Over the past three years, colleges have come under intense scrutiny for their responses to sexual assaults. Survivors nationwide shared stories about how schools have failed to investigate, and a crackdown by the Obama administration followed. A record number of colleges and universities -- 142 as of Sept. 30 -- are facing federal investigations into their handling of these cases, and an increasing number of school districts are facing scrutiny as well.
As of the end of September, the U.S. Department of Education had opened 53 Title IX investigations at 51 schools and school districts -- a tally that more than doubled since November 2014.
Activists are now beginning to sharpen their focus on the K-12 level, examining how schools -- especially high schools -- handle sexual violence, and whether they comply with the gender equity law Title IX.
The advocacy group Know Your IX has recently put out a toolkit to explain how Title IX applies to high school sexual assault cases. Directors of End Rape On Campus are advocating to expand affirmative consent education into high schools. The social impact team behind the campus rape documentary "It Happened Here" has worked to facilitate screenings in high schools.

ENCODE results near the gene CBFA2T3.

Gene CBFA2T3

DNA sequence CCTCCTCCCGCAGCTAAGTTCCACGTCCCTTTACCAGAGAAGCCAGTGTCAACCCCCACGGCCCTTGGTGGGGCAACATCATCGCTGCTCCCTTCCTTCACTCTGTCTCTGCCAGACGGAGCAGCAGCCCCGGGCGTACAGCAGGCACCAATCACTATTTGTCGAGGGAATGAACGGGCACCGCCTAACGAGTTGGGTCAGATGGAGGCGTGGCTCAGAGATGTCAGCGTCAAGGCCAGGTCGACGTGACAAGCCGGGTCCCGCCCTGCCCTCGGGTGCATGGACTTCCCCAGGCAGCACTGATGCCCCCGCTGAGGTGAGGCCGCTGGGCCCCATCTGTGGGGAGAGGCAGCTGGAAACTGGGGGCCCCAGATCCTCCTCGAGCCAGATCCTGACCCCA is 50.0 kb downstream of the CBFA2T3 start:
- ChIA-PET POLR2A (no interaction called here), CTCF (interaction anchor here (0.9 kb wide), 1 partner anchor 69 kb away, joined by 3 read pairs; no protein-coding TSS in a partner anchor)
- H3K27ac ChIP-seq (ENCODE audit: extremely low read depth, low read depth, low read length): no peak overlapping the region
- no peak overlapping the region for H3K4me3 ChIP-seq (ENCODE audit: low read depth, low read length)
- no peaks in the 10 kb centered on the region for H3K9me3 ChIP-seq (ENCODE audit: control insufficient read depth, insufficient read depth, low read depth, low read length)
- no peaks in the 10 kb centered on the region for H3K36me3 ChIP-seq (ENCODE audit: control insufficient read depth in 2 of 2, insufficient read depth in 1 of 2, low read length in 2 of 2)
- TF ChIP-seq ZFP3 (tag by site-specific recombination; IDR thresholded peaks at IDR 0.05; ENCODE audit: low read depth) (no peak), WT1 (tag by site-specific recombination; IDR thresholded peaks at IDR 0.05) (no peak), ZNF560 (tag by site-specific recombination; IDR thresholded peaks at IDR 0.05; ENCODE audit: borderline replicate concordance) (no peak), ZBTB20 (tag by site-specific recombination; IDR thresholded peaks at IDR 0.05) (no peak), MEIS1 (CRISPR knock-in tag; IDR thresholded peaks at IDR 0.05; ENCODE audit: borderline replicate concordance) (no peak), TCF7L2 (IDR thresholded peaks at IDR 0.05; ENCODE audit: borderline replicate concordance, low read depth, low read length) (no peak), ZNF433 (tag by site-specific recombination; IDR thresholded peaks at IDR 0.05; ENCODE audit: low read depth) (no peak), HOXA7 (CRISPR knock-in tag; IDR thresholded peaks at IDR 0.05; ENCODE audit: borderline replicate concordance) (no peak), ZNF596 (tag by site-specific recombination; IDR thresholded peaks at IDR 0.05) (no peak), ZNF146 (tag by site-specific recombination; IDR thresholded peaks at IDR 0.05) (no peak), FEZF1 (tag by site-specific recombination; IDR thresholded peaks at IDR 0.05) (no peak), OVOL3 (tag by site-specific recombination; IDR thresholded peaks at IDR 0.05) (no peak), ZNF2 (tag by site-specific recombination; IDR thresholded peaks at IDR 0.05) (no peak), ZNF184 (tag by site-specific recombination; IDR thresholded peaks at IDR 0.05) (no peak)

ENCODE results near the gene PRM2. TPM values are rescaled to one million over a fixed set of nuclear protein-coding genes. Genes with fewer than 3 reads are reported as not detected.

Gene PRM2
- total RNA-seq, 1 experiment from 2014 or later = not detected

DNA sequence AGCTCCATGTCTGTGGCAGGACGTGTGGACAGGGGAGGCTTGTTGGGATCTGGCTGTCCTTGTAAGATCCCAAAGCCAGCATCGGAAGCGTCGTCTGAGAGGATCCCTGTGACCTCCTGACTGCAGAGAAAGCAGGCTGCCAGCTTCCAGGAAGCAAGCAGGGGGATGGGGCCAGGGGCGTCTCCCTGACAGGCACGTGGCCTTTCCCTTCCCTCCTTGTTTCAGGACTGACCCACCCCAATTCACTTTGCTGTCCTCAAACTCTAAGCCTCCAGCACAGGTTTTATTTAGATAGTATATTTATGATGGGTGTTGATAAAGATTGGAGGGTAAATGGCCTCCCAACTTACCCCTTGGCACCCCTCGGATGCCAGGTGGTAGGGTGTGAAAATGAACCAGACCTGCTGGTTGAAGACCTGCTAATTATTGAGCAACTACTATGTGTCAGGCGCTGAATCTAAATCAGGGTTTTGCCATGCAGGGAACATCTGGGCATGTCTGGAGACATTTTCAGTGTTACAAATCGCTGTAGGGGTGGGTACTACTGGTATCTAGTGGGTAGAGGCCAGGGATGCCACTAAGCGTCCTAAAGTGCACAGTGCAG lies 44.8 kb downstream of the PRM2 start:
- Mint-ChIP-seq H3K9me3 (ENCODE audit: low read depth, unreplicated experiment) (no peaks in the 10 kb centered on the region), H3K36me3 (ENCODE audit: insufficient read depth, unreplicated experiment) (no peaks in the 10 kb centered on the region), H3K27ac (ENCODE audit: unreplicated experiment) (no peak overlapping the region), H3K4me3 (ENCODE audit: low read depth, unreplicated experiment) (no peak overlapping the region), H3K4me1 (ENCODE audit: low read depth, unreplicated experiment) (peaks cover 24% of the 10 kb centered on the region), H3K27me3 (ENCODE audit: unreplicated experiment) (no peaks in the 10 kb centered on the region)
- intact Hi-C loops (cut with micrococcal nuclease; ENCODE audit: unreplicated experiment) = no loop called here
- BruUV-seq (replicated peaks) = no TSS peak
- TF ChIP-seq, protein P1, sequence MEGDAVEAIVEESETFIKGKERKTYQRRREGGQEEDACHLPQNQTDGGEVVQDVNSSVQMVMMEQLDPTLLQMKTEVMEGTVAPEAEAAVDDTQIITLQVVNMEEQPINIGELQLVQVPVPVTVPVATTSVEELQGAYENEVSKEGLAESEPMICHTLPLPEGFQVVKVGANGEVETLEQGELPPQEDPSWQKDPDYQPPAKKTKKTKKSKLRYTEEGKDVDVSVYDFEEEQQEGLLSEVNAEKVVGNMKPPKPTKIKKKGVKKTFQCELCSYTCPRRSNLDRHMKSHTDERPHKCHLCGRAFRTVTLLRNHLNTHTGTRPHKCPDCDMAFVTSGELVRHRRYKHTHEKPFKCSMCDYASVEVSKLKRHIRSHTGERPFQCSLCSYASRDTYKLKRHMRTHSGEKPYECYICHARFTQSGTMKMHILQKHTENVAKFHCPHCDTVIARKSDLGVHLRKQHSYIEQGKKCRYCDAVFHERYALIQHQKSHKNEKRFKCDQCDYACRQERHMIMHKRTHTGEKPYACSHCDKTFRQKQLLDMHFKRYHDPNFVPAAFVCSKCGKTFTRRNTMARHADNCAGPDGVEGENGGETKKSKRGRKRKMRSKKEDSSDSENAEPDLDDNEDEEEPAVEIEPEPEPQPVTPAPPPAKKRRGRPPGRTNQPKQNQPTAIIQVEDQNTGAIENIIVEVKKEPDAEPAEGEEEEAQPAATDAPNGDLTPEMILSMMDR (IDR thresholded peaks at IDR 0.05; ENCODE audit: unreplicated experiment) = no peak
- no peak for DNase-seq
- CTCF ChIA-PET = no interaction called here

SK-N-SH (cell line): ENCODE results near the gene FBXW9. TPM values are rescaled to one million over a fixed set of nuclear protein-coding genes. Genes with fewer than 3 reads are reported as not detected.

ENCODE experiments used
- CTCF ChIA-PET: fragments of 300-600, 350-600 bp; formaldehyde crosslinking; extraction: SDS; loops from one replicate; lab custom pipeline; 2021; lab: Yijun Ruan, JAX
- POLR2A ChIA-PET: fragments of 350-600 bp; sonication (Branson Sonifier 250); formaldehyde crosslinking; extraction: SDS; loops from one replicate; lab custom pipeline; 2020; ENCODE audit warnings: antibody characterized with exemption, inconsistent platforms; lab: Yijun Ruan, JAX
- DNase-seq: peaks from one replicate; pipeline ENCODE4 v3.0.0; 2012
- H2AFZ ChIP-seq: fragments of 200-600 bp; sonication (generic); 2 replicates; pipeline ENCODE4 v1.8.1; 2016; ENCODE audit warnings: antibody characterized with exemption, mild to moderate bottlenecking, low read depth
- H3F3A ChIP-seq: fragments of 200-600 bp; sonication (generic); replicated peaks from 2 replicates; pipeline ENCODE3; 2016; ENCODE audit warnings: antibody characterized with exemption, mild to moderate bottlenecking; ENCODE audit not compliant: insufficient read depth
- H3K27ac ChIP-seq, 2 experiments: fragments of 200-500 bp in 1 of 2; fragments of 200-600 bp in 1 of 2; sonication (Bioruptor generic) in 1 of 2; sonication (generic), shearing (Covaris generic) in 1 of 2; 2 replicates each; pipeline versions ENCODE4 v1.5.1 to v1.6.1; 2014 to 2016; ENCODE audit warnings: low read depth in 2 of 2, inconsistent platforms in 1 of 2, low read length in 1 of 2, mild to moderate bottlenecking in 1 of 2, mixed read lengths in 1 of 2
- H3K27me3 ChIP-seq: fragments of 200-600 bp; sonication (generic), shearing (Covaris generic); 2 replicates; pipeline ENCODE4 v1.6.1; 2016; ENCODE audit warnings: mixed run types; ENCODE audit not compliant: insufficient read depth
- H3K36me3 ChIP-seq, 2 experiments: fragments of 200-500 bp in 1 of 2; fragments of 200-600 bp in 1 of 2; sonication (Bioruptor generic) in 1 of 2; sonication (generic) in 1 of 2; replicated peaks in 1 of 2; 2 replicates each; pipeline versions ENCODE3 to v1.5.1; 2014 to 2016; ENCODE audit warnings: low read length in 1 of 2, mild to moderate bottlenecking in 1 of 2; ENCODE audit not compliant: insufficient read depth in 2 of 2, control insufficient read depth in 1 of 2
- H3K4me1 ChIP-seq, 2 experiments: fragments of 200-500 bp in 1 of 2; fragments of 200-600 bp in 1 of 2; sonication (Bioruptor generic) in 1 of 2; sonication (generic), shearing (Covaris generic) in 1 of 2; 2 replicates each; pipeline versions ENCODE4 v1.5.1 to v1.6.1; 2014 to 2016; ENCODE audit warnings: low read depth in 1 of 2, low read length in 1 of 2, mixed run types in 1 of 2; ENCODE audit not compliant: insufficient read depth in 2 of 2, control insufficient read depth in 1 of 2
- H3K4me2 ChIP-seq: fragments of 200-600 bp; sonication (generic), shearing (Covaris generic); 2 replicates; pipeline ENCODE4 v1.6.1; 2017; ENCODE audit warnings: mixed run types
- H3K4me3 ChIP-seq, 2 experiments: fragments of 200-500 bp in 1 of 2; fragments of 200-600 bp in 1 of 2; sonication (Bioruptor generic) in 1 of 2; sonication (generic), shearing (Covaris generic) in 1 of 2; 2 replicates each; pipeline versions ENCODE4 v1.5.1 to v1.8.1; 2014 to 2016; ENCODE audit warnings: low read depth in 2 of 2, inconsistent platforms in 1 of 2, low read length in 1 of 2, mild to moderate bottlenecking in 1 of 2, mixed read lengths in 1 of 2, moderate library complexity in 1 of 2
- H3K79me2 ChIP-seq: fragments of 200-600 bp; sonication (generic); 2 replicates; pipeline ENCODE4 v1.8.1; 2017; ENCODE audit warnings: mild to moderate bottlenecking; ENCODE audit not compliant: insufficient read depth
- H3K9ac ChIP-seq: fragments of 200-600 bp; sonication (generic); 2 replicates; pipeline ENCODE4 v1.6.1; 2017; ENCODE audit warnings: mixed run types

As many as 1 in 4 women have experienced sexual violence before arriving in college, research shows. A 2014 study of middle school students found that just over 1 in 5 had experienced unwanted physical sexual contact.
Some activists working on sexual assault in high school are already having success. Student anti-rape activists in California started demanding last December that consent education be mandated at the K-12 level.
Last week, California Gov. Jerry Brown (D) signed into law two bills: One that mandates any school district requiring a health course to teach students about affirmative consent -- essentially, "only yes means yes" -- and a second to require all districts to provide sexual education classes twice between grades 7 and 12.
Those new laws are causing the "It Happened Here" team to work on developing a program specially tailored to California schools, according to Ari Mostov, who works with the documentary.
"This has to be addressed from so many different angles," Warkov said.
High schools have not escaped public attention on this issue. A case at Steubenville High School in Ohio became a flashpoint amid allegations that school officials were trying to shield football players accused of sexual assault and that local authorities were failing to properly investigate. Eventually, two boys were tried and found guilty of raping a 16-year-old.